B. Eighth Amendment

Holt alleged in his complaint that he was taking 800 milligrams of

Ibuprofen each day for severe pain in his rotator cup and claimed his condition requires corrective surgery. To state an Eighth Amendment claim, Holt must show prison officials, by their acts or omissions, were deliberately indifferent to his serious medical needs. Estelle v. Gamble, 429 U.S. 97, 104-06 (1976). Deliberate indifference has two components. Martinez v. Garden, 430 F.3d 1302, 1304 (10th Cir. 2005). Under the objective component, the alleged deprivation must be sufficiently serious, that is, the medical need is "one that has been diagnosed by a physician as mandating treatment or one that is so obvious that even a lay person would easily recognize the necessity for a doctor's attention." Id. (quotations omitted). The subjective component requires a prison official to know of and disregard an excessive risk to the inmate's health or safety. Id.

Holt's allegations fail to state an Eighth Amendment claim. According to his own allegations, Holt was prescribed medication for his shoulder pain. Therefore, prison officials did not disregard Holt's condition. His assertion that corrective surgery is required is conclusory. Without any medical opinion evidence, Holt's personal desire for surgery is insufficient. See Ramos v. Lamm, 639 F.2d 559, 575 (10th Cir. 1980) ("[A] mere difference of opinion between the prison's medical staff and the inmate as to the diagnosis or treatment which the inmate receives does not support a claim of cruel and unusual punishment.").

C. Conclusion

We conclude Holt's appeal is frivolous and DISMISS it. Holt has accumulated two strikes in this matter, one due to the district court's dismissal for failure to state a claim and one due to our dismissal of the appeal as frivolous. See 28 U.S.C. § 1915(g).(8) We DENY his "Motion Seeking Temporary Restraining Order" because it merely reiterates his denial of access to the court claim. We also DENY his "Renewed Motions for Temporary Restraining Order and Preliminary Injunction and Order Appointing Counsel and Additional Relief" because they seek the relief requested in his original motion for temporary restraining order and also improperly attempt to challenge the revocation of his parole, which occurred after the district court dismissed his complaint. Holt is reminded to continue making partial payments of his appellate filing fee until the

entire balance is paid.

Entered by the Court:

Terrence L. O'Brien

United States Circuit Judge

Click footnote number to return to corresponding location in the text.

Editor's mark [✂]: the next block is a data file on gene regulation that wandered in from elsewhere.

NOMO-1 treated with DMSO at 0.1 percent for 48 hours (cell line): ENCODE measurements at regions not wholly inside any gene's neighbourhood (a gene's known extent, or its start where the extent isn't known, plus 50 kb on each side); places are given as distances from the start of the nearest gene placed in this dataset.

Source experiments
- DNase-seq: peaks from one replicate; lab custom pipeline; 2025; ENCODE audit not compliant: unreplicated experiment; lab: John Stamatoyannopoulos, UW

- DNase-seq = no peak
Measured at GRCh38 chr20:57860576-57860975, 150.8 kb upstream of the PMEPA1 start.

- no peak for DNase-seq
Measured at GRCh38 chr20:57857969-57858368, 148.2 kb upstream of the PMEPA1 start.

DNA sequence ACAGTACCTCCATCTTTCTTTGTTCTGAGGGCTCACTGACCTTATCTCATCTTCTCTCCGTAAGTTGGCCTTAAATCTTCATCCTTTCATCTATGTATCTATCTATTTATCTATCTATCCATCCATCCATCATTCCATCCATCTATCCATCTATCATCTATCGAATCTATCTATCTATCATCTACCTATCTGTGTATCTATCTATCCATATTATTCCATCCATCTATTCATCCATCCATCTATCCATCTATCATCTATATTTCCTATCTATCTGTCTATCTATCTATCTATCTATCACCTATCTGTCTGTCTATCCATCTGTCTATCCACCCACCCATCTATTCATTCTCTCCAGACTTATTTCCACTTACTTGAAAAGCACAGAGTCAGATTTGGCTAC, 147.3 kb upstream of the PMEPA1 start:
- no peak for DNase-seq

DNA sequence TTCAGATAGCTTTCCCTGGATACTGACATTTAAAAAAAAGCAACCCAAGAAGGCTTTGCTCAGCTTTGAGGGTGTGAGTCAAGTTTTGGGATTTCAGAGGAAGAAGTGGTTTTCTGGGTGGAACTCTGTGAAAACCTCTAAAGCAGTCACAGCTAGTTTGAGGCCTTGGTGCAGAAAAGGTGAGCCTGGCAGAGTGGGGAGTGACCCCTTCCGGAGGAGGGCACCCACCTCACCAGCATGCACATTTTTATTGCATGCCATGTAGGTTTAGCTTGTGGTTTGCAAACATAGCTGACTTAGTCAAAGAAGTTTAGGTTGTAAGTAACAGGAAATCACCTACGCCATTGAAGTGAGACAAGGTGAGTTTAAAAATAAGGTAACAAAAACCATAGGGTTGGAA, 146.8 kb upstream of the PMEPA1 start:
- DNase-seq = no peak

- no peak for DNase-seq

*. This order and judgment is not binding precedent except under the doctrines of law of the case, res judicata and collateral estoppel. The court generally disfavors the citation of orders and judgments; nevertheless, an order and judgment may be cited under the terms and conditions of 10th Cir. R. 36.3.

1. At the time he filed his complaint, Holt was incarcerated at the El Dorado Correctional Facility. However, on or about June 8, 2005, a few days before the district court dismissed his complaint, he was released from prison on parole. Holt immediately violated his parole by failing to report to his parole officer within twenty-four hours of his release. His parole was revoked and he was returned to the El Dorado Correctional Facility, where he currently remains until August 2006.

2. We construe pro se pleadings liberally. Ledbetter v. City of Topeka, Kan., 318 F.3d 1183, 1187 (10th Cir. 2003).

3. 42 U.S.C. § 1997e(c) allows a district court to dismiss sua sponte, without first requiring the exhaustion of administrative remedies, any action brought with respect to prison conditions under § 1983 if the action is frivolous, malicious, fails to state a claim upon which relief may be granted or seeks monetary relief from a defendant who is immune from such relief.

4. This order, along with various other documents, are attached to Holt's appellate brief. These documents do not appear in the district court record. Ordinarily, we do not consider evidence offered for the first time on appeal. See John Hancock Mut. Life Ins. Co. v. Weisman, 27 F.3d 500, 506 (10th Cir. 1994). However, these documents were referred to in the complaint. Moreover, Holt has alleged that the post office lost these documents and when they were found, it sent them to his mother's address rather than to him or the district court. It is clear from the record that some of Holt's documents were damaged by the post office and later sent to the district court with a postal authority apology. Because these documents are referred to in his complaint and there is some evidence supporting Holt's allegation that they were mailed with his complaint but lost by the post office, we will consider them.

5. Although prison regulations allow indigent inmates to incur a debt of up to $50.00 for legal copies, Holt owed $146.00.

6. This reason is consistent with Kansas Supreme Court Rule 5.01(b), which states: "Parties who are represented by counsel shall only be allowed to file motions on their own behalf to remove counsel or to file supplemental briefing."

7. The record does not reveal the final disposition of Holt's appeal.

8. While the district court dismissed the case pursuant to 42 U.S.C. § 1997e(c) for failure to state a claim, nothing in § 1915(g) limits the imposition of strikes to dismissals under 28 U.S.C. § 1915(e)(2). Moreover, because Holt proceeded in forma pauperis in the district court, the district court could have dismissed the case pursuant to 28 U.S.C. § 1915(e)(2)(B)(ii).